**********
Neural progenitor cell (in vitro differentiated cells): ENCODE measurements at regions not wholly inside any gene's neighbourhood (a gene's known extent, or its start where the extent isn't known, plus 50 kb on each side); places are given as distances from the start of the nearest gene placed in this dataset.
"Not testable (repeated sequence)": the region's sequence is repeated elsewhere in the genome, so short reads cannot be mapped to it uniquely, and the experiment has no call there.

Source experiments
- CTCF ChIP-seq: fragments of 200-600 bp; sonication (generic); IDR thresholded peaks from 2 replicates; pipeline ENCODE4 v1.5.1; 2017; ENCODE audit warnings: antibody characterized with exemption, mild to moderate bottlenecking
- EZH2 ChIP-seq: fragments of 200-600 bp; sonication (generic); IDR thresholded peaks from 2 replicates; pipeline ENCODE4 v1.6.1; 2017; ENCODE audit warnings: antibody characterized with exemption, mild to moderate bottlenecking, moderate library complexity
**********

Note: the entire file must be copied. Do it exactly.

Neural progenitor cell (in vitro differentiated cells): ENCODE measurements at regions not wholly inside any gene's neighbourhood (a gene's known extent, or its start where the extent isn't known, plus 50 kb on each side); places are given as distances from the start of the nearest gene placed in this dataset.
"Not testable (repeated sequence)": the region's sequence is repeated elsewhere in the genome, so short reads cannot be mapped to it uniquely, and the experiment has no call there.

Source experiments
- CTCF ChIP-seq: fragments of 200-600 bp; sonication (generic); IDR thresholded peaks from 2 replicates; pipeline ENCODE4 v1.5.1; 2017; ENCODE audit warnings: antibody characterized with exemption, mild to moderate bottlenecking
- EZH2 ChIP-seq: fragments of 200-600 bp; sonication (generic); IDR thresholded peaks from 2 replicates; pipeline ENCODE4 v1.6.1; 2017; ENCODE audit warnings: antibody characterized with exemption, mild to moderate bottlenecking, moderate library complexity